For some time now there has been talk of plans to retire the International Space Station, a topic that is becoming more and more recurrent when new breakdowns or other problematic situations that astronauts have to face become known. However, until now it was not known for sure how it would be removed from Earth’s orbit, but now NASA has provided details that shed light on the procedure.
The International Space Station will crash into the Pacific Ocean. It is a harsh – and even alarming – sentence, but it represents the end of a cycle. However, for everyone’s peace of mind, this will not happen overnight. According to the U.S. space agency, the intention is that this will not happen until January 2031.
The confirmation of the fate of the International Space Station is part of a transition report that NASA released in recent days. Let’s recall that the international agencies involved in the creation and maintenance of the ISS recently announced the extension of its useful life until 2030. This has meant the renewal of the commitment to sustain a true technological marvel, which has already been in space for more than 20 years.
By extending operations into the early part of the next decade, it will facilitate the adoption of developments belonging to private aerospace companies. “The private sector is technically and financially capable of developing and operating commercial destinations in low-Earth orbit, with NASA’s assistance,” explained Phil McAlister, NASA’s director of commercial spaceflight. In addition, the agency indicated that agreements have already been awarded for the development of three free-flying commercial space stations.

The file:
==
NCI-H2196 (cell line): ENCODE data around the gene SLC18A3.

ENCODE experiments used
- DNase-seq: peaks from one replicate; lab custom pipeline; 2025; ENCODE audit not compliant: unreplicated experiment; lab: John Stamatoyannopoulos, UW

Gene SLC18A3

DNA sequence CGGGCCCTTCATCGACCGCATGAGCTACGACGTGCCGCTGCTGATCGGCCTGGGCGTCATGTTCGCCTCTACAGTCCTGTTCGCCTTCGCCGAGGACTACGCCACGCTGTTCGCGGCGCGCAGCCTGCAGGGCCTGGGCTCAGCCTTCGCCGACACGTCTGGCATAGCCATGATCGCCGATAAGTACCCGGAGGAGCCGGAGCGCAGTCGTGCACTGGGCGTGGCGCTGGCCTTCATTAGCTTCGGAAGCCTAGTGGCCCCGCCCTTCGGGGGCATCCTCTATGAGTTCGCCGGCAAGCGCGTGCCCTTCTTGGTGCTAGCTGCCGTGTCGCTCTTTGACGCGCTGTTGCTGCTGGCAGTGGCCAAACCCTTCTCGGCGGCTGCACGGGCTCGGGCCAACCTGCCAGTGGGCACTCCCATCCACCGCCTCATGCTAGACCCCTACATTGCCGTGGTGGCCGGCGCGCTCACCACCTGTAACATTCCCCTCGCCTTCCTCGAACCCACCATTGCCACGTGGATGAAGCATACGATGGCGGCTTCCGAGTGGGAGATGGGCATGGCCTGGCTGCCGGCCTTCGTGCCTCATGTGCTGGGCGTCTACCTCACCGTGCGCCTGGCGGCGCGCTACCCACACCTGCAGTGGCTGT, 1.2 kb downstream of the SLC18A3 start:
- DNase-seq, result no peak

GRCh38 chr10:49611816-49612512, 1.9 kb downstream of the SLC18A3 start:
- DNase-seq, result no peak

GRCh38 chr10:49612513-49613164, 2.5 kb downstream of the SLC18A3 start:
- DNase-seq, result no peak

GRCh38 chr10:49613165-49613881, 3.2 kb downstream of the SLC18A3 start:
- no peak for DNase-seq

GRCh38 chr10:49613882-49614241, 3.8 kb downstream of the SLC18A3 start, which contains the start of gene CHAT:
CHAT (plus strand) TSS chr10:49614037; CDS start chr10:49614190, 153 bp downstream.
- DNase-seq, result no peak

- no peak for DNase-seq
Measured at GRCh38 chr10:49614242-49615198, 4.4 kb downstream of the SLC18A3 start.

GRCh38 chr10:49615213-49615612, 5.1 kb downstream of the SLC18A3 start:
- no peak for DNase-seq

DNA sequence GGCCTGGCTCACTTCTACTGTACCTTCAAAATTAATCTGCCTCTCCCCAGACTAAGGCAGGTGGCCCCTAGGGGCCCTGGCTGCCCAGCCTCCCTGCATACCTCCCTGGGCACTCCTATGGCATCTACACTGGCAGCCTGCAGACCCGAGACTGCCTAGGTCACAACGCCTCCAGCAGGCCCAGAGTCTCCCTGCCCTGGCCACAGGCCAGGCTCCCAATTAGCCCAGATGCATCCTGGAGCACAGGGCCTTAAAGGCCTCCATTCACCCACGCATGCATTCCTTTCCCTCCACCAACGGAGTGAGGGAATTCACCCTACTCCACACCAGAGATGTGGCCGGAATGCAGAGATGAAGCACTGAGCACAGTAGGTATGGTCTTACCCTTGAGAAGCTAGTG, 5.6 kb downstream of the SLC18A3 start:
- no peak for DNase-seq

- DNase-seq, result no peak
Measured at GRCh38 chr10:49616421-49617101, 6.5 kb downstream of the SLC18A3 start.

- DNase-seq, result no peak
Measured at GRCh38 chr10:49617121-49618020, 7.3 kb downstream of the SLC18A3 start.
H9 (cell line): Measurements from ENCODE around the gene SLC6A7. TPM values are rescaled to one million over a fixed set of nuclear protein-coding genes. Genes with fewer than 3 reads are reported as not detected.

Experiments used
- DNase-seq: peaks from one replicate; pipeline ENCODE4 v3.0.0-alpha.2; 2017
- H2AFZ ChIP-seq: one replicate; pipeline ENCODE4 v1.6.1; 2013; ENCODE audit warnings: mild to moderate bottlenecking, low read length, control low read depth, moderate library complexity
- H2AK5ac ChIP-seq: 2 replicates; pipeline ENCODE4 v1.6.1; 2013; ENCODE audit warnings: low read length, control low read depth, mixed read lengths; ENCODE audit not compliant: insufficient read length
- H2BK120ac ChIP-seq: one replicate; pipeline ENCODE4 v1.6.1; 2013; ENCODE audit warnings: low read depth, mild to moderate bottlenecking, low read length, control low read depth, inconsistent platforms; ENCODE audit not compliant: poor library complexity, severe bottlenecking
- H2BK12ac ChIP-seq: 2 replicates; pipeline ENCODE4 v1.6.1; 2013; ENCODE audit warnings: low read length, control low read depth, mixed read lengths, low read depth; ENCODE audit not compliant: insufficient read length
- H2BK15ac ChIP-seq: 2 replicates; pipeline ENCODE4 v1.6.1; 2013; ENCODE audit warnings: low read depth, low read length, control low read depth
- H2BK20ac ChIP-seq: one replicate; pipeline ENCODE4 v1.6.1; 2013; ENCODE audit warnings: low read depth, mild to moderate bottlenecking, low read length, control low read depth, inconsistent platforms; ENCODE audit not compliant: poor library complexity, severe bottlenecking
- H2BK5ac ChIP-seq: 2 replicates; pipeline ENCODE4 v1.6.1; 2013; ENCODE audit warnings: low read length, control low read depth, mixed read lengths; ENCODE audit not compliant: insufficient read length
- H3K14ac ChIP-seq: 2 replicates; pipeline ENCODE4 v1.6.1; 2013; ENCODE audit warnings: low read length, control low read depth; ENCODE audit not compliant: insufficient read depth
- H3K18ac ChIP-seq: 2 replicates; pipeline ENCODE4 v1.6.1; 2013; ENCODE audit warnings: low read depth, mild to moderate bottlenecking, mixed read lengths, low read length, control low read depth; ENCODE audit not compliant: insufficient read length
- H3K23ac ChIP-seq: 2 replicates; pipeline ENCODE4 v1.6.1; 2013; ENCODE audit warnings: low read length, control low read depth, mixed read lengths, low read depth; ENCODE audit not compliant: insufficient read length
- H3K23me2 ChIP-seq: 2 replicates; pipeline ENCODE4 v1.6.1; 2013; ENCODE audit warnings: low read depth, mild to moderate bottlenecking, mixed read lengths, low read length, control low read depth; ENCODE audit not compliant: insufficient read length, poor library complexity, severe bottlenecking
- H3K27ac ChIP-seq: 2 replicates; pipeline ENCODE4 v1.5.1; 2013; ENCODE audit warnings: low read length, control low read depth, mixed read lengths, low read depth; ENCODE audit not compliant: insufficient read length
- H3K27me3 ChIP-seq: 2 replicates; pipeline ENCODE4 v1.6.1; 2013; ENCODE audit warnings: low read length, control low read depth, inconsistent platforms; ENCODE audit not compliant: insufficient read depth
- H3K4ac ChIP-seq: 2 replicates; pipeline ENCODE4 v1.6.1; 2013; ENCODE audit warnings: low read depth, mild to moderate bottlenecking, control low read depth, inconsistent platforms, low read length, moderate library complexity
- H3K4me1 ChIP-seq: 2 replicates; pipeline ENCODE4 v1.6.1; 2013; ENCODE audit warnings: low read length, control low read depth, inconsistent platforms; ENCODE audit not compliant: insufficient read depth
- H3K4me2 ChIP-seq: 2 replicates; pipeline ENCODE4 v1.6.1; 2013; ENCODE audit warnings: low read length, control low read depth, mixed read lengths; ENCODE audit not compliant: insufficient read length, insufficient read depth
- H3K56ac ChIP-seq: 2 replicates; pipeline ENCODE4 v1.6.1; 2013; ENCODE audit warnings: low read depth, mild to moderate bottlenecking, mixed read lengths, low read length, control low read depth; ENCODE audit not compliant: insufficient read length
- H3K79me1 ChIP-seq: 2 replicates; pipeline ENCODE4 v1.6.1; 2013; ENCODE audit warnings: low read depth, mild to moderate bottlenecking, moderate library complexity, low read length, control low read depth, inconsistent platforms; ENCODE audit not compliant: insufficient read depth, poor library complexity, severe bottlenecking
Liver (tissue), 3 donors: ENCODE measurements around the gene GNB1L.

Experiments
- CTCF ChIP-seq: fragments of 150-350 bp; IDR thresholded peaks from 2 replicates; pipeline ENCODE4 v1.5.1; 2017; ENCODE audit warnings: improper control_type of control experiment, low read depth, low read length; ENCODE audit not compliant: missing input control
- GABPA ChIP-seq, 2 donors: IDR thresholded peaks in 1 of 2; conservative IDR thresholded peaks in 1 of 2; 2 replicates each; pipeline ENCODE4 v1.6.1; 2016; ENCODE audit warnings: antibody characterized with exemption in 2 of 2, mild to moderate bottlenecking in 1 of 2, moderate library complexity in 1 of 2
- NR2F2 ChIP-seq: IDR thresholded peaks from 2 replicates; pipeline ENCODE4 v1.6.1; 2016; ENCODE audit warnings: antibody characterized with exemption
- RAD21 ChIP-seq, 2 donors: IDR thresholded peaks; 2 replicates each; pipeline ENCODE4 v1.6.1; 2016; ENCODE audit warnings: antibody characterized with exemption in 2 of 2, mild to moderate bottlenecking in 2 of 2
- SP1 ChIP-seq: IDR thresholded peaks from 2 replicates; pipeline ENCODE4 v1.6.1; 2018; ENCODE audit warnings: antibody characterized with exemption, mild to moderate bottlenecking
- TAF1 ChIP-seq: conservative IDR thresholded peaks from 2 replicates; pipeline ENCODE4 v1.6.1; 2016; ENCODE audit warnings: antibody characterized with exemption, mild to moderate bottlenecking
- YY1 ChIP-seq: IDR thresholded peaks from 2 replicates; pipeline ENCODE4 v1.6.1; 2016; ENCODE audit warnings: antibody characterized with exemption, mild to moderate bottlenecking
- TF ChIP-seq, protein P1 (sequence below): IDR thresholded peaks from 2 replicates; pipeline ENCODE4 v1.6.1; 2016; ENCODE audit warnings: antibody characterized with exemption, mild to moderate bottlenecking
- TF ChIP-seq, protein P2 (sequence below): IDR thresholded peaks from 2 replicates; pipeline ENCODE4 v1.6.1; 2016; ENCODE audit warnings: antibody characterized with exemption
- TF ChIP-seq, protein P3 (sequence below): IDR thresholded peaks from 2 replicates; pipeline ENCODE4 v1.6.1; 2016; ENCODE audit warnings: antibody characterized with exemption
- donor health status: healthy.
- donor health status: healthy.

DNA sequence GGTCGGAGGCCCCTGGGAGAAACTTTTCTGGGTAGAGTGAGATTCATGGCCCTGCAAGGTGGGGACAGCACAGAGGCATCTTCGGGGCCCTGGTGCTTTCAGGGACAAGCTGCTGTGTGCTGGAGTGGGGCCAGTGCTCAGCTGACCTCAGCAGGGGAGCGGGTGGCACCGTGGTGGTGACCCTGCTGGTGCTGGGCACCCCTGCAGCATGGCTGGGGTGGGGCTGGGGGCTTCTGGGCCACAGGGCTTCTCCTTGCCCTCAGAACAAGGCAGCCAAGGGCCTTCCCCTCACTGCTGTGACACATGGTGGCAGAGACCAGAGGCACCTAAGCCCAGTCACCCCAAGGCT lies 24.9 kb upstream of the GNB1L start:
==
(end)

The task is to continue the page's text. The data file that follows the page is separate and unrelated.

According to NASA, the maneuvers for the decommissioning of the International Space Station will begin two to three years before the target date. It will slowly begin to lower its operational altitude, while work is done to empty it of equipment and eventually remove the crew.
Once the International Space Station crosses the “point of no return,” stipulated at about 280 kilometers altitude, its final destination will be sealed.
Eventually, after performing maneuvers to align the final ground target trajectory and debris track over the South Pacific Ocean Uninhabited Area around Point Nemo, ISS operators will perform the re-entry ignition, providing the final thrust to lower it as far as possible and ensure safe atmospheric entry.
Thus, if the goals are met, the International Space Station will be given a final farewell at the beginning of 2031. But regardless of the procedure to remove it from Earth orbit, the various space agencies have already conducted analyses for the extension of its useful life. The United States, Canada, Europe and Japan have done so until 2028; Russia, meanwhile, has completed it until 2024, but is working to extend it until 2030.